NatCen is contracted by the official statistician to conduct this survey, which provides data for 2014 for England on substance-using behaviours of 11-15-year-olds. It’s is possible that alarmist conclusions will be spun from a lazy reading of some findings on e-cigarette use. In fact, the survey provides a reassuring picture of young people’s smoking and vaping habits.
NatCen chose to go to social media with a graphic that I assume it thought was the most controversial finding. Ever use for e-cigarettes is now higher (22%) than for cigarettes (18%) in 11-15-year-old school students.
— NatCen (@NatCen) November 22, 2015
Ever-use (i.e. as little as one single puff just messing around) is a very poor way of characterising a substance-using behaviour. This is because ‘use’ can mean very different things ranging from intensive daily use to trying it once and never doing it again. There isn’t much reason to aggregate these very different behaviours into one measure.
However, there are much more interesting findings than this in the report… and without exception they provide the message: no need for a moral panic, it’s all going rather well. As we will see below, regular (at least one per week) e-cigarette use is low (1%), about one-third of regular smoking (3%) and highly concentrated in smokers or those likely to smoke.
The 22% ever-use figure for e-cigarettes sounds like a lot. In reality, there’s hardly any vaping in this age group. See section 2.6.2 on p27 (emphasis added).
More than one in five pupils (22%) reported that they had used e-cigarettes at least once. There was little evidence of frequent use of e-cigarettes. 14% of pupils reported that they had only tried them once or twice, 4% said they used to use them but didn’t now, 3% reported occasional use and just 1% said that they use e-cigarettes regularly, once a week or more.
Which illustrates the folly of making a graphic of 18% vs 22% and pushing it around social media. But let’s not be churlish – this news is good.
The familiar story that e-cigarette use is concentrated among young smokers also leaps from the data.
E-cigarette use was strongly linked to cigarette smoking status. Most regular smokers of cigarettes (89%) reported having used e-cigarettes at least once, with 17% reporting regular use. Conversely, just 11% of those who said that they have never smoked cigarettes reported having ever used e-cigarettes. (table 2.15)
In fact, table 2.15 shows zero percent of regular e-cigarette users had not smoked previously.
Please note my usual warning: it is possible/likely that even those vaping who had never smoked would have otherwise smoked in the absence of e-cigarettes, assuming a reasonable degree of ‘shared liability’ – i.e. common independent factors that would incline a young person to both smoking or vaping. The report provides some interesting regression analysis about which characteristics predict for smoking, which you can see at section 2.5 from the PDF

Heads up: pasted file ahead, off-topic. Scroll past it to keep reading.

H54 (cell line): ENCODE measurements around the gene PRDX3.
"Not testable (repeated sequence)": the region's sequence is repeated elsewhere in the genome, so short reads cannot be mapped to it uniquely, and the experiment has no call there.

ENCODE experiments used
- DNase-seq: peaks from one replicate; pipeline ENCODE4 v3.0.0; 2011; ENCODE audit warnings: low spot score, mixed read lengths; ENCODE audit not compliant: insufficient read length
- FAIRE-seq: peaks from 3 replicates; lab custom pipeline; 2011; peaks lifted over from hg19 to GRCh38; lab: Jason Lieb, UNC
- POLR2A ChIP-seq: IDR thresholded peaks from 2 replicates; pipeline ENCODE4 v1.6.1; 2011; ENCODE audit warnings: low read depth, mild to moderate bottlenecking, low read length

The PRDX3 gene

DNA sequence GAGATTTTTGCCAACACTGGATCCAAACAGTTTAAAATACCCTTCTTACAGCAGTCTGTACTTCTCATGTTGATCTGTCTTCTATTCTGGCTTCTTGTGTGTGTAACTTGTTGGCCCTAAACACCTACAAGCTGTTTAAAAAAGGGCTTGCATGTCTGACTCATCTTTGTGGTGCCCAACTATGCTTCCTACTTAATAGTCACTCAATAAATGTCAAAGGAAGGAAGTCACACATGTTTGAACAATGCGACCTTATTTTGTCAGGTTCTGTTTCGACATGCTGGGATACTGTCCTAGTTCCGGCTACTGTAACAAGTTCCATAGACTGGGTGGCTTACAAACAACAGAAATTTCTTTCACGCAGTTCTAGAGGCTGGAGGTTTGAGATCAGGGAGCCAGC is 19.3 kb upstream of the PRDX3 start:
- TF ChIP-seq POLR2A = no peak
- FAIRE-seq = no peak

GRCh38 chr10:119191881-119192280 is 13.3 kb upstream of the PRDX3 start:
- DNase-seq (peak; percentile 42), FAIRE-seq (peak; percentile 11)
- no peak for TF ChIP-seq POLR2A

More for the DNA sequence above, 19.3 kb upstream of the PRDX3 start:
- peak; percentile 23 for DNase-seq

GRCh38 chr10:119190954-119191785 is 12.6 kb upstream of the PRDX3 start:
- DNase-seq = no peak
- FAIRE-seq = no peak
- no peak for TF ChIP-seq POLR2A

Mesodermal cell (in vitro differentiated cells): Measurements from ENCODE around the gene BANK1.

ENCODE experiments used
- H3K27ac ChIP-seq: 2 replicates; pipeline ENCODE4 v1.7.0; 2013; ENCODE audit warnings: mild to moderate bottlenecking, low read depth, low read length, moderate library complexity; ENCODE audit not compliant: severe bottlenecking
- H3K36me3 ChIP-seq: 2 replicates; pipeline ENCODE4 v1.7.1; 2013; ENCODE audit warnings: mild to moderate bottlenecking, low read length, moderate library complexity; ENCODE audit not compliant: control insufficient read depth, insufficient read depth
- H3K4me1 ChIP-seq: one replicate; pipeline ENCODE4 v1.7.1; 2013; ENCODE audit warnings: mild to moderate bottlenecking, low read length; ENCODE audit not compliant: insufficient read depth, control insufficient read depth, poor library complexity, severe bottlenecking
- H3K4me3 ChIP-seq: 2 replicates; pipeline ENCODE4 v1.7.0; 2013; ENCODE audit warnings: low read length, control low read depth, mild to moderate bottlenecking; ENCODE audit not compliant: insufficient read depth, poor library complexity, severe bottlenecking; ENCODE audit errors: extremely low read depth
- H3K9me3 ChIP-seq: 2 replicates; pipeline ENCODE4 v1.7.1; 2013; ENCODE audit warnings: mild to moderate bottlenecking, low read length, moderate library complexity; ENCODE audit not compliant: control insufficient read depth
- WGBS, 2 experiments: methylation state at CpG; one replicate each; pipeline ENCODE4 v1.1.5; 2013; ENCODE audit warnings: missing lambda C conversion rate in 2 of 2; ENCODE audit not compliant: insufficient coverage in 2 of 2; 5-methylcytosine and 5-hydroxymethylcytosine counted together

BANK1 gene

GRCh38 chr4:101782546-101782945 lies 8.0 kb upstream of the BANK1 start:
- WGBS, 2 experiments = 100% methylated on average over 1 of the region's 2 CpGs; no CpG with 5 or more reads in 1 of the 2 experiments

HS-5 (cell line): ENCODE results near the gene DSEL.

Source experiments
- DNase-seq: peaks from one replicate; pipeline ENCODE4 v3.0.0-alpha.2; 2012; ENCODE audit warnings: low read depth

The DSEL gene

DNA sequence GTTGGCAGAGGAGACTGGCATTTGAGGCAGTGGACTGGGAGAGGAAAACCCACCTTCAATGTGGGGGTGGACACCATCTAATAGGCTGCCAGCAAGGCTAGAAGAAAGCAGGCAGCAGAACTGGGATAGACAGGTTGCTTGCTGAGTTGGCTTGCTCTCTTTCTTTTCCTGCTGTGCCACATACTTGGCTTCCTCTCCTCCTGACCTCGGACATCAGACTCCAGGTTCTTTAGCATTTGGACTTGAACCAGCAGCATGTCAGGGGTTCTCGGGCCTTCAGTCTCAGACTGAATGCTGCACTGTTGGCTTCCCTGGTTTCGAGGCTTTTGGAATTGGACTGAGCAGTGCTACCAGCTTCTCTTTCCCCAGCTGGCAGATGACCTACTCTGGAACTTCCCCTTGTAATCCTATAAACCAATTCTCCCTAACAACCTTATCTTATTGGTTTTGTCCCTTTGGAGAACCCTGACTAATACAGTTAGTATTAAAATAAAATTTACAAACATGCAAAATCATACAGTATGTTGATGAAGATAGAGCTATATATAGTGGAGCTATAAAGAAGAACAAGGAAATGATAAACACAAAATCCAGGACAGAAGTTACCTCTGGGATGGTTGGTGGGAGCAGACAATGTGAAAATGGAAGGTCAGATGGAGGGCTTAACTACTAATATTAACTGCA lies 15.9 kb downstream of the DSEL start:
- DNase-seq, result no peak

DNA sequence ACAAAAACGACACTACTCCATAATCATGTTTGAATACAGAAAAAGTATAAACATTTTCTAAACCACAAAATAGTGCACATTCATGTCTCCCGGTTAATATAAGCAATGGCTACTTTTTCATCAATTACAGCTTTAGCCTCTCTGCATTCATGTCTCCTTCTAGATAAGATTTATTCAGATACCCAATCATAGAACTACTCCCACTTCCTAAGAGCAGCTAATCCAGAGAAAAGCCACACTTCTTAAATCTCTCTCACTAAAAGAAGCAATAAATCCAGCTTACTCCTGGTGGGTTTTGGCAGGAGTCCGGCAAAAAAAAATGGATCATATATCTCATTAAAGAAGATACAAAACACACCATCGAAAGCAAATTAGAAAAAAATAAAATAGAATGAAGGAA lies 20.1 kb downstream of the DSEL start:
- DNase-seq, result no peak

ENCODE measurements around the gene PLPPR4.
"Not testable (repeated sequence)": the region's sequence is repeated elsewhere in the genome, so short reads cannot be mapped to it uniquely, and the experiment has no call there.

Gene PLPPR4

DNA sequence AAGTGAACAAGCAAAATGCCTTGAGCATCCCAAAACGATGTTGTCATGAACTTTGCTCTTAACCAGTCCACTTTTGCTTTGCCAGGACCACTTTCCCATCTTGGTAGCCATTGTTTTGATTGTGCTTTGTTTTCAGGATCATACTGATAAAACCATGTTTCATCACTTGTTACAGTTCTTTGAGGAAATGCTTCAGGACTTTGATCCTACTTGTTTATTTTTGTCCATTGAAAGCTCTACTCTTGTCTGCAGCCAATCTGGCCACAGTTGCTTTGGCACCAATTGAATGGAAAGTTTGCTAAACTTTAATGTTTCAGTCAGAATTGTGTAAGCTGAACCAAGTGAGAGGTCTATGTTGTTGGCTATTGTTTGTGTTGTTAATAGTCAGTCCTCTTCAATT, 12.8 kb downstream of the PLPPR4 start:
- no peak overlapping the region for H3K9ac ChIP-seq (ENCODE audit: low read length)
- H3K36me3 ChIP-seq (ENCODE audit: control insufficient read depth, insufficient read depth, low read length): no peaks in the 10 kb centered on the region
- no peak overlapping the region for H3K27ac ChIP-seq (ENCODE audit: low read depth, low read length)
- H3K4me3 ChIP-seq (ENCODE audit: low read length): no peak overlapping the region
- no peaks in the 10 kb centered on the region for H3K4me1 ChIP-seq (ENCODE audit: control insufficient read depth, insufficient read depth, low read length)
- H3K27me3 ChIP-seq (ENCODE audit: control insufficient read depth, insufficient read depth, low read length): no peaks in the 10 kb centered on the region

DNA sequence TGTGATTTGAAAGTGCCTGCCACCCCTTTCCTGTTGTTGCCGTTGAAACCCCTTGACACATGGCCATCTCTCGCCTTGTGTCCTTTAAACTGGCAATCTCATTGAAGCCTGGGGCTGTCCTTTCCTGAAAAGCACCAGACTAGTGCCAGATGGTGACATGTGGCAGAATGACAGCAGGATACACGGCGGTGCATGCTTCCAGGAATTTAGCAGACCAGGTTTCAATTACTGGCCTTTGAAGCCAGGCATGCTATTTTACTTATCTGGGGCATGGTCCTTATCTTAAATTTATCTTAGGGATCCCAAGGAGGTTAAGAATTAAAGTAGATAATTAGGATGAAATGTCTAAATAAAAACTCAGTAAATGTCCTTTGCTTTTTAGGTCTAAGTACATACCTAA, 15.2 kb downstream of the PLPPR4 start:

In 2014, 18% of pupils reported that they had tried smoking at least once. This is the lowest level recorded and continues a steady decline over time from 1996, when 49% of pupils had smoked at least once.
Despite the headline 18% figure for smoking, regular (weekly) smoking in this age-group remains at 3%, a record low.
Pupils who reported smoking at least one cigarette per week were defined as regular smokers. In 2014, 3% of pupils were classified as regular smokers, at the same level as in 2013. This proportion has declined over time since 2001, when 10% of pupils were regular smokers, and mirrors the decline in the proportion of pupils who have ever smoked.
Despite the comparison of ever-use of cigarettes (18%) to e-cigarettes (22%), regular cigarette use (3%) is three times higher than regular e-cigarette use (1%). I am not saying this is a good thing – frankly I would rather it was the other way around.
Some caution is needed when looking at this data in isolation as it cuts off at age-15. If young people were starting to smoke later it would mean a decline in this age group, but not necessarily a decline in the total number of regular smokers emerging into adult life.
These data show that vaping is basically not causing problems among young people. To the extent that e-cigarettes are used by young people, the vast majority of use is by smokers or people with a pre-disposition to smoke.
‘Protecting the children’ is often used as a trump card argument to impose restrictions on adult choice and commercial freedoms, and is used to underpin baseless assertions that companies are marketing to children. We should not allow adult society to be bent out of shape by tactical arguments about children that have no basis in reality. This is important for adult health, because it suggests we have a relatively free hand in encouraging and facilitating adult smokers to switch, without worrying too much that young people who wouldn’t otherwise have smoked will take up vaping or young people who would otherwise have never smoked in the absence of e-cigarettes transit from vaping to smoking.
It is often asserted that ‘harm reduction’ is a balancing act: between the health of adult smokers, and risks of increasing new nicotine users or smokers. These data provide support for a determined public health focus on helping willing adults switch from smoking to vaping.